I’m the last one in the world to supply a blue-ribbon formula for apple pie — Google’s 9th most popular recipe request. In my 32 years as a professional chef, and as an American housewife, I regret that I have never made an apple pie. Tarte tatins, yes. Apple cake, yes. Fresh apple tarts, yes. Free-form apple galettes, yes. Apple cobblers, too. But never a pie. I don’t know why. Pie was something we ate when we went out. On Hillside Avenue in Jamaica, Queens, where we once lived (and Paul Newman lived across the street), was a restaurant serving only pie. Four ‘n Twenty, I believe was its name. My favorite was Apple Crumb Pie. (My mother’s favorite was Nesselrode!) This was decades ago. Now my favorite apple pie is, don’t laugh, the one from Costco — large enough to feed a city block — yet cheaper than any one dessert on any restaurant menu. (I think it’s $8.99). It has a thick lattice top and a gooey, cinnamon-y kind of syrup holding together what seem to be REAL apples. I know there are versions out there that are better, or more suave, but when it comes to sweets, my tastes sometimes skew…big! The appropriate scoop of vanilla ice cream to accompany this giant wedge of pie would be the size of a softball, just in case you were wondering.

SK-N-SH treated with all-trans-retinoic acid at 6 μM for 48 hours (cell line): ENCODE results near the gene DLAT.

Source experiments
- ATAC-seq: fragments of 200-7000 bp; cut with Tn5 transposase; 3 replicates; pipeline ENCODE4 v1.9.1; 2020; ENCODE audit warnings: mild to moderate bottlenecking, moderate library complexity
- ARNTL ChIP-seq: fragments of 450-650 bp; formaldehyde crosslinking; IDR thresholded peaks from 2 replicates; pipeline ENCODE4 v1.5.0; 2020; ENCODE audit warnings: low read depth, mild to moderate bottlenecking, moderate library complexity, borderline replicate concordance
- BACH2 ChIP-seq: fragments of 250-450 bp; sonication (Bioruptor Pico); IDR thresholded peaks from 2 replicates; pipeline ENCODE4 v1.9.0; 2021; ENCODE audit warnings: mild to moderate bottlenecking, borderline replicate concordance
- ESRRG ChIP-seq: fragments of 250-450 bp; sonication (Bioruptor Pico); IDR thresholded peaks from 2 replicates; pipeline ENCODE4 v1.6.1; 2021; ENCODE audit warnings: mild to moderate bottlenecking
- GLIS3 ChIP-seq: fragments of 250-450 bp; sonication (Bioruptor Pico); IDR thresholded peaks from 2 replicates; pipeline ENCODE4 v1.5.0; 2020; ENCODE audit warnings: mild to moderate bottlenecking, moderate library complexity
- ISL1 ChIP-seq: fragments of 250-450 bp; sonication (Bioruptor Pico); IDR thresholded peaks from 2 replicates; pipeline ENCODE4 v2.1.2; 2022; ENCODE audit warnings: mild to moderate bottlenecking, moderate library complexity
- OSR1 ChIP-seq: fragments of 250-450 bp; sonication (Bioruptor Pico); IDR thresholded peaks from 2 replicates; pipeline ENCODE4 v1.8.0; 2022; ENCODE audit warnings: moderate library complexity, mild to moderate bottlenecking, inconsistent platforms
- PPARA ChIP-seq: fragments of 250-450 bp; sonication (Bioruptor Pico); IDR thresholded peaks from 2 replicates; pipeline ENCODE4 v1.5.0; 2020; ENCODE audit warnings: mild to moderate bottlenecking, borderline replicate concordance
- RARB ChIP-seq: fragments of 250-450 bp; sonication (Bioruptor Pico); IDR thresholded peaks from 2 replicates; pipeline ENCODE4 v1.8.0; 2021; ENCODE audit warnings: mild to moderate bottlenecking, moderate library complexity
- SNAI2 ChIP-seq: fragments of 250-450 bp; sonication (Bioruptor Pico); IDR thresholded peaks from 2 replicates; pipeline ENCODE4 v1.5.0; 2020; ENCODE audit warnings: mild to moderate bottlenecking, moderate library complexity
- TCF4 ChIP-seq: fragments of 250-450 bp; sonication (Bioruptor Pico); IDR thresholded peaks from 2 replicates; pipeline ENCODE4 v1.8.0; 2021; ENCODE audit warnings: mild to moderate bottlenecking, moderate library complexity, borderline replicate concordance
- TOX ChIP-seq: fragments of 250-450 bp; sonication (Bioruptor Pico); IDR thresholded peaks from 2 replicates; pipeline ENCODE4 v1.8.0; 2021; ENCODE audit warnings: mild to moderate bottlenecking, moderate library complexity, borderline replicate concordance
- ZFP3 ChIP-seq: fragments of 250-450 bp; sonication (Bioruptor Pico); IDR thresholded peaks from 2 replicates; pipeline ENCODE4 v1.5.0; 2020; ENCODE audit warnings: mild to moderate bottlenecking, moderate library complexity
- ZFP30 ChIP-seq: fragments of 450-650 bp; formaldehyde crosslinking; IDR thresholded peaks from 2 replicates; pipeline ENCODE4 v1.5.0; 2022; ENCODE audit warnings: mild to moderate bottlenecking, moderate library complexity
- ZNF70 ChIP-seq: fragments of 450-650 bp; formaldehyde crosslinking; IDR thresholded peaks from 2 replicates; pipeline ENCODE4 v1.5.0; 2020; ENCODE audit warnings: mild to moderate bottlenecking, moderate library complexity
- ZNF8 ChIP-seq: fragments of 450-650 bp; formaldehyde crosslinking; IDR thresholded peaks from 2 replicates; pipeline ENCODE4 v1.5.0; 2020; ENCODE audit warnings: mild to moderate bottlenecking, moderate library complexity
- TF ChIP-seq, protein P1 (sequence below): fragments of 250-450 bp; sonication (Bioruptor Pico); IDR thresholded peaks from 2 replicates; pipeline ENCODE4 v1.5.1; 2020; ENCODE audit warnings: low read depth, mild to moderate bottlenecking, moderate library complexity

But no one at home has a pie tin that big. For more normal-size pies you might want to consult…Google! Simply type in ‘apple pie recipe’ and you will come up with Grandma Ople’s. It has 3621 hits and many rave reviews. Likewise you can consult “James Beard’s American Cookery” (we have a first edition signed to my husband by Beard — they were buddies — in April 1972.) There Beard says, “many old American cookbooks did not bother to give a recipe for apple pie. It was taken for granted that every housewife had her own favorite.” But he supplies two nice-sounding pies: I could be tempted.
But for the time being, my favorite apple pie is a curious one that I feature in Recipes 1-2-3 called Snitz Pie — “snitz” being the name used by the Pennsylvania Dutch for dried apples.
Snitz Apple Pie
A good apple pie goes a long way in assuring domestic tranquility. No one will know that this pie begins with snitz — but everyone will be happy. You can make your own pie crust, purchase a good-quality frozen crust, or use puff pastry.
3 cups dried apple slices
1/2 cup plus 1 tablespoon vanilla sugar or cinnamon sugar
wonderful pastry for a 9-inch two-crust pie
Soak apples overnight in 3 cups water. Cook in soaking liquid, covered for 20 minutes, or until apples are very soft. Mash them coarsely in a pot. Cook 1 minute to let water evaporate. Add 1/2 cup vanilla sugar, mix well and cook another minute or two. Let cool. Preheat the oven to 425 degrees. Turn apples into a pastry-lined pie tin. Cover with the top crust, and crimp crusts together. Make 3 slits to let the steam escape. Sprinkle with remaining tablespoon vanilla sugar. Bake 10 minutes. Reduce heat to 350 and bake 30 minutes longer. Let cool completely. Serves 8